The history of modern television is rife with wonderful, memorable series. Every genre has its own share of interesting programs. And then there are those that for whatever reason were not as memorable despite having their own flare. One of the shows that fits into that latter category is the short-lived political satire, Hearts Afire. This series, starring Markie Post and the late John Ritter lasted all of fifty-four episodes. It ran from 1992 – 1995, right around the peak of its more successful counterpart, Murphy Brown. It was likely the similarities to Murphy Brown that forced this sitcom to the curb. It could also be argued that while it did have its share of funny jokes, a good share of the show’s writing felt somewhat forced. Making things even more difficult for the show was the circumstances under which its cast came into it. These factors alone were enough to doom the show after just three seasons and make it disappear into the mists of television history. That is, until this year, when Mill Creek Entertainment resurrected the show in its entirety.
Hearts Afire ran a total of fifty-four episodes over the course of its three seasons. In that time, it had its own level of success. Though, it never reached the level of its counterpart in Murphy Brown. CBS ran both shows in the network’s prime time lineup. This is where the trouble for Hearts Afire begins. Hearts Afire came along right around the peak of Murphy Brown’s run. It was pretty obvious the network heads figured if one show about a strong female news personality would work, then another would if a couple minor tweaks were made. Thus, Hearts Afire was born. The tweak with this show was that instead of Candace Bergen, Markie Post was introduced as a former news figure who works at a politician’s office. Post’s Georgie Ann Lahti is a strong female figure along the lines of Murphy Brown. And that’s a good thing. The problem is her character’s lines (and those of the entire cast). The show had its own share of funny lines in each episode. And the chemistry between Ritter and Post was solid. But for every truly funny line, there were just as many lines that felt forced. It isn’t subtle, either. It’s pretty obvious where the lines become are forced. This taken into account alongside the blatant similarities to Murphy Brown did a disservice to the show.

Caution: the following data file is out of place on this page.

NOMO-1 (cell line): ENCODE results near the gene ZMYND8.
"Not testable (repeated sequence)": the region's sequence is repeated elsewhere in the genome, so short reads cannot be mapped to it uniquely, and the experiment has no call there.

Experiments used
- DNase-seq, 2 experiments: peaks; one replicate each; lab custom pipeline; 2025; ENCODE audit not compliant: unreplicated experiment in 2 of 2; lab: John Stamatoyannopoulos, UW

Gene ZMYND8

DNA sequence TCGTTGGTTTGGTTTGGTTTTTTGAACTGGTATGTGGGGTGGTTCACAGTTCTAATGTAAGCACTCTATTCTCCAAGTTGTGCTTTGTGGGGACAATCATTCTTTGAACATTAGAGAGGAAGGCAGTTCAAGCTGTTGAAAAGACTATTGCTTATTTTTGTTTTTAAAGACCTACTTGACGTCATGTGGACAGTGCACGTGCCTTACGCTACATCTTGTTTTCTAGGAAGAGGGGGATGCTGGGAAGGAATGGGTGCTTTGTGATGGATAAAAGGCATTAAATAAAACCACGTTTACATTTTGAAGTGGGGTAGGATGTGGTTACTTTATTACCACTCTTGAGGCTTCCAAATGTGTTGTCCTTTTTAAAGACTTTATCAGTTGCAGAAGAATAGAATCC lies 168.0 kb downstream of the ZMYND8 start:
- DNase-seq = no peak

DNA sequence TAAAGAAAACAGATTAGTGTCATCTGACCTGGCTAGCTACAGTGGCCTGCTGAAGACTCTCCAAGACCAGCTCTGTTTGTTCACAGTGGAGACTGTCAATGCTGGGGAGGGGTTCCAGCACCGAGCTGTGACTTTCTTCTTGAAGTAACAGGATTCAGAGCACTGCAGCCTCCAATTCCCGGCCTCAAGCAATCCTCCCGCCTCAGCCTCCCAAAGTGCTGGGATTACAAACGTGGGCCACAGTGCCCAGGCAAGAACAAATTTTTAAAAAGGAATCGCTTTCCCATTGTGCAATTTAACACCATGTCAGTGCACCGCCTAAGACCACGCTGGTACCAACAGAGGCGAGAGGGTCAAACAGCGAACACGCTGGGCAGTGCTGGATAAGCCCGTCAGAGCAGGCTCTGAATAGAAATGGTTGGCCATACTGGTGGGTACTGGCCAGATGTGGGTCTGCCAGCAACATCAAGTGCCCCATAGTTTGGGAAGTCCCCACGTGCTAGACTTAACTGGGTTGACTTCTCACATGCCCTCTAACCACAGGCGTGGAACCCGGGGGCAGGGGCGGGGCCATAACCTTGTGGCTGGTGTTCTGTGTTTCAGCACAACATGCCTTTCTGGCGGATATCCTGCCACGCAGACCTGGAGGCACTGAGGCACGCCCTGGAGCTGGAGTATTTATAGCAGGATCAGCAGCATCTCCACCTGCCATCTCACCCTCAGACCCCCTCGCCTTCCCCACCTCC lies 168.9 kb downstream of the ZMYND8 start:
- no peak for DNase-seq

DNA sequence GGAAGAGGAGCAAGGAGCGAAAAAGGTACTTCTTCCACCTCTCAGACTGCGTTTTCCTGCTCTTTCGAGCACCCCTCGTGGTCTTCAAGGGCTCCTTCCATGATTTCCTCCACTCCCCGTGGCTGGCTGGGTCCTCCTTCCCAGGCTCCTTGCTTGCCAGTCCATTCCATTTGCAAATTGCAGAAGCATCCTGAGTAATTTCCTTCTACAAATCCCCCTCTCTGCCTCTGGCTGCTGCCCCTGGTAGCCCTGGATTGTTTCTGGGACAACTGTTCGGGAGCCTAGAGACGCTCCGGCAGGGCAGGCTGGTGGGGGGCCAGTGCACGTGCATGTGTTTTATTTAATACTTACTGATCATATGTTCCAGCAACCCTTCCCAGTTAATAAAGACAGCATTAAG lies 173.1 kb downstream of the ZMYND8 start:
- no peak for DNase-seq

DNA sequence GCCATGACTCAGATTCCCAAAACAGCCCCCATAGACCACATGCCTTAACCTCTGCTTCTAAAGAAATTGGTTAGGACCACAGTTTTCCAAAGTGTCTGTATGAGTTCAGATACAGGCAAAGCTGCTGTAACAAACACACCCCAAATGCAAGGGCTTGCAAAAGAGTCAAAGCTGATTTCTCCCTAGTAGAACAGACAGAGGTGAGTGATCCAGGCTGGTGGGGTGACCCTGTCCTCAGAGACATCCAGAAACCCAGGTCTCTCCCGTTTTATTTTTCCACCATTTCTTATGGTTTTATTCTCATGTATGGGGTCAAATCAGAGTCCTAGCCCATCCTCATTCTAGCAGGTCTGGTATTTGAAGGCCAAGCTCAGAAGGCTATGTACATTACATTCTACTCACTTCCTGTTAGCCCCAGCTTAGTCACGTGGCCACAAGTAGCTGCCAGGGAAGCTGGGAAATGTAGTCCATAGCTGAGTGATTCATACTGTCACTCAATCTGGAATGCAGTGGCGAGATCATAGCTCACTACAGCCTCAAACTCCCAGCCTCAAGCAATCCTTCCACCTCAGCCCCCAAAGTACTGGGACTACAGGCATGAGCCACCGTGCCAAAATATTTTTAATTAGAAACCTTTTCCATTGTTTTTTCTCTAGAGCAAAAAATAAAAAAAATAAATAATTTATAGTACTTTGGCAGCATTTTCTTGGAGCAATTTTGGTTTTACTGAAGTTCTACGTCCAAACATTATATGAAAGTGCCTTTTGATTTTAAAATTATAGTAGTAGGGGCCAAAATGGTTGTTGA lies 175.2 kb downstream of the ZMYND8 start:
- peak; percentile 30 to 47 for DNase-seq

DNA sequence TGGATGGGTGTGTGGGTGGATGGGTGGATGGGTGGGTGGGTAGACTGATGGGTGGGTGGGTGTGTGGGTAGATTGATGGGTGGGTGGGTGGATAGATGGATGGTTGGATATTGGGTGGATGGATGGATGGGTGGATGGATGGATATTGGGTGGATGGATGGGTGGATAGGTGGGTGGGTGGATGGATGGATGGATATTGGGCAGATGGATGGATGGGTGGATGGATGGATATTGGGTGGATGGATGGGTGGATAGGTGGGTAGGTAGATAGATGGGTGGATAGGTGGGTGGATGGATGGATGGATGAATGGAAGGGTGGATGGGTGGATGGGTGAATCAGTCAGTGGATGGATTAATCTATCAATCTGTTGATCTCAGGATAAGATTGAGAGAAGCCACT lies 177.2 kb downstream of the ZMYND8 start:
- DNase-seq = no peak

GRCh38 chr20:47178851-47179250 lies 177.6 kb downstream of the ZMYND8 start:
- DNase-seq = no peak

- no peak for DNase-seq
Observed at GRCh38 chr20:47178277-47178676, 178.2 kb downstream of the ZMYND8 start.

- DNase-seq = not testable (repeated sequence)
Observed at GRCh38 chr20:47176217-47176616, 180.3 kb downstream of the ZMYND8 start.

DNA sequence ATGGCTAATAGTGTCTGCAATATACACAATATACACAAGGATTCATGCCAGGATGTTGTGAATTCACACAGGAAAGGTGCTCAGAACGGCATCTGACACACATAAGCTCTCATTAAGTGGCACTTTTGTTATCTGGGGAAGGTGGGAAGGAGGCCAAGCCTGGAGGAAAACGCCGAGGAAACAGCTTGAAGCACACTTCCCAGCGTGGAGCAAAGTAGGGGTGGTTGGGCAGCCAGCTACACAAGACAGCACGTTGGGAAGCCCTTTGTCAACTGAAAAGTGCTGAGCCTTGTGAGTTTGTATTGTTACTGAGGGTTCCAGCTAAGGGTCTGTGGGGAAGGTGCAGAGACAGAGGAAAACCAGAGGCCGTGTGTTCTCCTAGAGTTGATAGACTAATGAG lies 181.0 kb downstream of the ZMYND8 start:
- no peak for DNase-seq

The writing behind Hearts Afire was not terrible. But it was problematic. It caused some problems for the show. This problematic aspect aside, the show does deserve a certain amount of defense. The show’s casting came in under some difficult circumstances. The term difficult is not meant with a bad connotation here. Rather, it is meant more in the case of the actors already having established themselves in previous roles made making these new roles all the harder to portray to audiences who had come to know the actors in different roles. In the case of Markie Post, audiences already knew her as Christine Sullivan in NBC’s Night Court. And because he had not any major acting since the end of Three’s Company years before, most people knew him for the role of Jack Tripper. The only major acting that Ritter had done since then was the largely forgettable Problem Child movies in 1990 and 1991. This same kind of problem plagues so many actors to this day. Both Ritter and Post had both been pigeonholed of no fault of their own. The resultant effect was it made these new roles less believable to audiences that knew them for completely different roles.
If audiences can take into account that both actors were trying to branch out into something different, that will make it easier to put aside beliefs about the pair’s previous roles. And with any luck, it will allow viewers to let themselves get past some of the show’s writing problems, too. Getting past both of these obstacles, viewers will find that Hearts Afire has its own charm, and is worth an occasional watch. It is available now on DVD courtesy of Mill Creek Entertainment.
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